Timing of our entry into the western approaches of the Strait was important as you are exposed to the full fetch of the Pacific and the prevailing north / north-west frontal winds. Once inside substantial protection is offered by the thousands of islands on our starboard side, so the waves which are the real danger any vessel become much less of an issue. That said, the orientation of the western side of the Magellan Strait means that the prevailing winds not only blow uninterrupted down its path, but the winds are in fact accelerated by the topography. In the bottlenecks the anemometer has shown readings of 60 knots before becoming so overwhelmed by the wind speed that it just starts blinking. Throw in some snow flurries and gets quite exciting.

But what a relief to be travelling west to east with the winds at our back. Nearly all of the other boats we have met are going the other way which seems rather masochistic. Many of them are forced to shelter for weeks at a time in the protected caletas (coves) off the Strait, until suitable weather windows allow them to continue. 

There is of course good reason why most of the boats we meet are going in the opposite direction; we are travelling at a similar speed as those heading the same way as us and so we rarely pass each other. Less explicable is the fact that the marine life also appears to be going in the opposite direction – humpback whales bobbing and blowing their way sedately past, while the seals pop out of the water like rubber torpedoes. Whether this is part of a well trodden migratory journey or just a short-term run for cover I have no idea.

Travelling by night is pretty suicidal in these waters so getting sufficient protection from the elements in a caleta for the night is of paramount importance. This usually involves feeling our way up a narrow channel in the lee of the land, dropping the hook and then reversing towards the shore before attaching two long lines to the sturdiest looking trees available. The next big test will be transferring from the Magellan Strait into the Beagle Channel, which requires crossing some very exposed bodies of water, including the Aptly names Desolation Bay at 55 degrees south.

Living on a Floating Canada

Sea Wolf is a Canadian flagged vessel on which I differ from everyone else because I’m not Canadian. Below decks there is very little that would give any clues as to the nationality of the boat. The keen observer might pick up on maple syrup stowed in the galley and a higher percentage of Canadian authors in the bookshelves. Without more physical clues one is forced to seek out Canadianishness amongst Sea Wolf’s crew.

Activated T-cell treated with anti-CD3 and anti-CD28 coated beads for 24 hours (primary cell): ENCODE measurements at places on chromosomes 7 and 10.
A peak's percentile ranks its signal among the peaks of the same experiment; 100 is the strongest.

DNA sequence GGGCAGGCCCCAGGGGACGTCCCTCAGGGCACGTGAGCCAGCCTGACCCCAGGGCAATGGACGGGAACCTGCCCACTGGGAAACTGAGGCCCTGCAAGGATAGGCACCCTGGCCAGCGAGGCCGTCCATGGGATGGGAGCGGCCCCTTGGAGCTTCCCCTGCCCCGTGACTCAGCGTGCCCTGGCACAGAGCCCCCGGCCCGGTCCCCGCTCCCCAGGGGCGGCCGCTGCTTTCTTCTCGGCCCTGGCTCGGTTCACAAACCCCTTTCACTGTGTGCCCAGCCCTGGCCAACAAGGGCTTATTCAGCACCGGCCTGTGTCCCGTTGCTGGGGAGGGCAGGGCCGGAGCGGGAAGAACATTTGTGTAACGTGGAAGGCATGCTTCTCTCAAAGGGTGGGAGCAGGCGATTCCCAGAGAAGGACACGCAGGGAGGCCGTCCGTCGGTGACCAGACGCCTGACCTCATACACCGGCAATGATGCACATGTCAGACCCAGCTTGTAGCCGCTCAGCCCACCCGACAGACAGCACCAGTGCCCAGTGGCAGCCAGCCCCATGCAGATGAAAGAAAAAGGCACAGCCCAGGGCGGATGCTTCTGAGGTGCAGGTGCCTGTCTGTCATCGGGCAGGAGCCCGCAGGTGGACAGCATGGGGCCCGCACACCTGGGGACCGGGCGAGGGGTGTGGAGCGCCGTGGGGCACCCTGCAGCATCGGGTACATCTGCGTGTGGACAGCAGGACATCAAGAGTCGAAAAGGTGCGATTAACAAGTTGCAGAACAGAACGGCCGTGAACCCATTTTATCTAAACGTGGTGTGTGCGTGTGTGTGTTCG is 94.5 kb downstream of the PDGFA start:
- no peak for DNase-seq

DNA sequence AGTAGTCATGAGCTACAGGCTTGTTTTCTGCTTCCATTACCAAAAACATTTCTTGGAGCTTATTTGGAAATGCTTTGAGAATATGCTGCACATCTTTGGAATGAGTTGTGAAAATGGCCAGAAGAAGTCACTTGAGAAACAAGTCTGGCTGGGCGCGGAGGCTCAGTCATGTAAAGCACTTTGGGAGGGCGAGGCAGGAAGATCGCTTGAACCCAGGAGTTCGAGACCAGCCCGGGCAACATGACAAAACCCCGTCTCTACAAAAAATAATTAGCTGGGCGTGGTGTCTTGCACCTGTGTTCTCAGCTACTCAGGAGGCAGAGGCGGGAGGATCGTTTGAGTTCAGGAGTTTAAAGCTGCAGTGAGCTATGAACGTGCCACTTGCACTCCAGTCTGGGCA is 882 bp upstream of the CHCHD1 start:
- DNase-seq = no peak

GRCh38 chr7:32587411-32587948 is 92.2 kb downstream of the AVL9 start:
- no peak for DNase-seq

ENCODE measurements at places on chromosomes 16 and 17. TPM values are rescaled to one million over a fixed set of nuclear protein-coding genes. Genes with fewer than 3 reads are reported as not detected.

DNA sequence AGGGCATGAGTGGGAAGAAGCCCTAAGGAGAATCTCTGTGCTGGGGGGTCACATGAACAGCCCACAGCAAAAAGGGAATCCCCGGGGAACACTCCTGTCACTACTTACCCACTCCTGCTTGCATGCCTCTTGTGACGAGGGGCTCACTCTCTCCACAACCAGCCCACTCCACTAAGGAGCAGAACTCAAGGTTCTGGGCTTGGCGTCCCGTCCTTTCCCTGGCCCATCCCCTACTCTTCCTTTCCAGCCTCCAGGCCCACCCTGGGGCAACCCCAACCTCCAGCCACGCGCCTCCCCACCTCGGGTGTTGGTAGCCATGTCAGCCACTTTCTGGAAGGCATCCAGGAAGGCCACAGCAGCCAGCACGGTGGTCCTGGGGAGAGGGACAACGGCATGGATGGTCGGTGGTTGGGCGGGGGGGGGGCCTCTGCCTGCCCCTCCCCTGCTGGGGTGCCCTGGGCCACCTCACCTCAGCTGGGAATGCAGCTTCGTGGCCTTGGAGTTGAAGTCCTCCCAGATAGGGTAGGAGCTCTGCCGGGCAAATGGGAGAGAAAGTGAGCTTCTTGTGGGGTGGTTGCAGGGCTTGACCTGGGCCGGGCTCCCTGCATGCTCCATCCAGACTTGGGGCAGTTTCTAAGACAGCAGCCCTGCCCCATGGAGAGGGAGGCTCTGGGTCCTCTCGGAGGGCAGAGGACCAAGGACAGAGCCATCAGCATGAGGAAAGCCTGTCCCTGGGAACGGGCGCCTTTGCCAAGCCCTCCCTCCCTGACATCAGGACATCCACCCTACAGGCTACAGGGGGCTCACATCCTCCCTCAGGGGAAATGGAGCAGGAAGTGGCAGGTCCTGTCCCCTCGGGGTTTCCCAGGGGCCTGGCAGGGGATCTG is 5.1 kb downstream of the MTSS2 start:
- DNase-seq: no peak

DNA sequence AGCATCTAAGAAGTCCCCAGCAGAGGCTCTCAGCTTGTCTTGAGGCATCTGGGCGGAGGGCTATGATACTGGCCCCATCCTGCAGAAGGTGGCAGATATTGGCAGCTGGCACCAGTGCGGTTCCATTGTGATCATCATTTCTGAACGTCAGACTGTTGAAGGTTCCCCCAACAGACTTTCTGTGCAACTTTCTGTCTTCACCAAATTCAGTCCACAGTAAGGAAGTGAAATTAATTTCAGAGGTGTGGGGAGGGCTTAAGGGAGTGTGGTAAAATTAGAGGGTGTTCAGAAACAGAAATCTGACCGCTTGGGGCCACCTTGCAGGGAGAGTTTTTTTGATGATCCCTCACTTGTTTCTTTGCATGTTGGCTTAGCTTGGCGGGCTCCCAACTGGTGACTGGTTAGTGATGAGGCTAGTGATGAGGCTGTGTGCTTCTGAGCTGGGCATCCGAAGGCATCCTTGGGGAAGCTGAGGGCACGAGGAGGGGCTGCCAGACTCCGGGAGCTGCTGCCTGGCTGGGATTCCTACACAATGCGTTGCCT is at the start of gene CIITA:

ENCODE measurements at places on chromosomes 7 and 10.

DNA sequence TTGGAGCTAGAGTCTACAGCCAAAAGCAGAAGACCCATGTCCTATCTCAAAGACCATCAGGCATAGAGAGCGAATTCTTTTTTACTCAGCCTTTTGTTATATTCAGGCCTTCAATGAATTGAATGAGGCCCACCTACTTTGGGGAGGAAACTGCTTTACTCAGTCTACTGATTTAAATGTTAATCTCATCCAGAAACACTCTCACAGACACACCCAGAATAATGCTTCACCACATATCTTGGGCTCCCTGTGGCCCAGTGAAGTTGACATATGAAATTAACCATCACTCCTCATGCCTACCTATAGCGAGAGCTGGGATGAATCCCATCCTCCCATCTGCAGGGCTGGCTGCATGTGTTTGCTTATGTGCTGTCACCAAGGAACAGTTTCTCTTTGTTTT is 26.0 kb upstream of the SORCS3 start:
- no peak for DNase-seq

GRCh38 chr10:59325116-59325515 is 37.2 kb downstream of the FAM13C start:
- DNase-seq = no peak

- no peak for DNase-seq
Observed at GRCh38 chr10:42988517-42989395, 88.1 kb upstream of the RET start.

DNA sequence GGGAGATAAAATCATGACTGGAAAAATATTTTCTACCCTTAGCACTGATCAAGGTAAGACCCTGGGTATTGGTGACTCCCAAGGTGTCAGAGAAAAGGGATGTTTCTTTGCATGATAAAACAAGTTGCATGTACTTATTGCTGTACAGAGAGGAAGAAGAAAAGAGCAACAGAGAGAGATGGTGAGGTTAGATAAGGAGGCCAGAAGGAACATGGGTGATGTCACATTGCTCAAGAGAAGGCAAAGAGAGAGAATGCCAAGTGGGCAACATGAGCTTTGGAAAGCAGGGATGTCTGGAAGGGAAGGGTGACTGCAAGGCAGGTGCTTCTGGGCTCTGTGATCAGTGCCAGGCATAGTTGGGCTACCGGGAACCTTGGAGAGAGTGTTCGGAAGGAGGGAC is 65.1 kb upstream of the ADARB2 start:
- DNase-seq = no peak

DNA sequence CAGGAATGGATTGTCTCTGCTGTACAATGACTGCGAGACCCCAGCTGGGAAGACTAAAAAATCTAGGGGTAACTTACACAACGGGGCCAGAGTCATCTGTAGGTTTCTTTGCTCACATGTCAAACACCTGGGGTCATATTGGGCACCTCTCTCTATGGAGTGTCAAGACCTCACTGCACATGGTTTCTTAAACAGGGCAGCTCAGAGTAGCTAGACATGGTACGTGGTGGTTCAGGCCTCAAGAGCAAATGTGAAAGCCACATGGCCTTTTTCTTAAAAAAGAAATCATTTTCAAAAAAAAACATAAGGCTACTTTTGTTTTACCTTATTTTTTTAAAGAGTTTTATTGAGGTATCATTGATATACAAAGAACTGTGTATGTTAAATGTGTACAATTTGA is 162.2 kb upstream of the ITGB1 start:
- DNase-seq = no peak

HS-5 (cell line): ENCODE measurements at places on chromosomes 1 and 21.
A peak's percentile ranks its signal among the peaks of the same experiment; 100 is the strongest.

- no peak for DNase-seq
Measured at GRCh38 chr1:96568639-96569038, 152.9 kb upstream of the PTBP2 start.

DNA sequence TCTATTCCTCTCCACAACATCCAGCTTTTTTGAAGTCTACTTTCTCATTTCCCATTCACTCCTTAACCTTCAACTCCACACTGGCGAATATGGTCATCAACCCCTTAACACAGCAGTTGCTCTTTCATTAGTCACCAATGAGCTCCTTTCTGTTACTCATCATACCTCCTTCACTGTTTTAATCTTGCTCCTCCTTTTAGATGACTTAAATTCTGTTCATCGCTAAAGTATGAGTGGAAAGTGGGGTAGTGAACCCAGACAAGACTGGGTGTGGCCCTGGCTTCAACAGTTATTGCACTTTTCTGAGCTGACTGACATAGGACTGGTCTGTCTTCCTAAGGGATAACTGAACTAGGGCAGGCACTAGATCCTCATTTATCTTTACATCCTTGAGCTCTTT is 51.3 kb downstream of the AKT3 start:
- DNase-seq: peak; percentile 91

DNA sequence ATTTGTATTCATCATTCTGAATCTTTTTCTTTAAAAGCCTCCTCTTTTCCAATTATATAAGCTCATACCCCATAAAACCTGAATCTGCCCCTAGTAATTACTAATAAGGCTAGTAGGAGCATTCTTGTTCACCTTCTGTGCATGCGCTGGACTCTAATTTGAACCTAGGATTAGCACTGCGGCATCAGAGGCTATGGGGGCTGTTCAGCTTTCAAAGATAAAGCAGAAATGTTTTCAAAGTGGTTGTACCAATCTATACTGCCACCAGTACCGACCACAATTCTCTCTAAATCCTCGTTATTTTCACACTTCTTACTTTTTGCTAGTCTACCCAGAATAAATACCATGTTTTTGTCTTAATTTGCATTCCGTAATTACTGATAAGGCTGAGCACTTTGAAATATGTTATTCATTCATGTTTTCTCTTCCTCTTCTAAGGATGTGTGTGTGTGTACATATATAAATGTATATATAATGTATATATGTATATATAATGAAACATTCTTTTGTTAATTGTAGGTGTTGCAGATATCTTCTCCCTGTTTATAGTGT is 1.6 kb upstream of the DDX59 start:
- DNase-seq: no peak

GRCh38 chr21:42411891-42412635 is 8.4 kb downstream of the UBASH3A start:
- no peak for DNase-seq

The first striking thing is that they are very proud of their country, and rightly so. A nation that began with British immigrants has continued to take in a wide range of displaced people with considerable success. I’ve heard it said that Canada is the salad bowl to America’s melting pot, in the sense that in Canada immigrants are encouraged to keep their identity, as opposed to the expected level of assimilation in the US.

And this brings us on to the prickly subject of their neighbour, and you strongly get the impression that Canada wishes it could be transplanted somewhere else on the world map due to issues of association. Whilst anxious to appear different to America, it appears there is much more that connects them than separates them. Or in the words of Jonathan Raban, “Canadian differential more as absence than presence”.

This is perhaps unsurprising given the crude way in which the bulk of the border divides the two countries. The rigid parallel of 49 degrees north makes no attempt to assimilate the natural geography of rivers and mountains, which typically tend to provide a division between communities and hence a contrasting psyche.
If the agitation of being linked with America wasn’t enough, there are also the historical and cultural ties to Britain and France. Whilst the Canadians on board like to poke fun at the British (rich pickings there), it is ultimately where they came from and the Queen’s head still appears on their bills. Again, resemblances appear closer than they care to admit.

The Canadian province of Quebec serves up another dichotomy. Those Canadians outside Quebec seem to view it with both disdain and respect, much in the same way that France and England observe each other. I’ve yet to meet a Canadian who doesn’t revere the city of Montreal for its sense of identity and place. 

And this appears to be the crux of it. Canadians are to some extent envious of the strong identities of the triple influences of America, Britain and Quebec.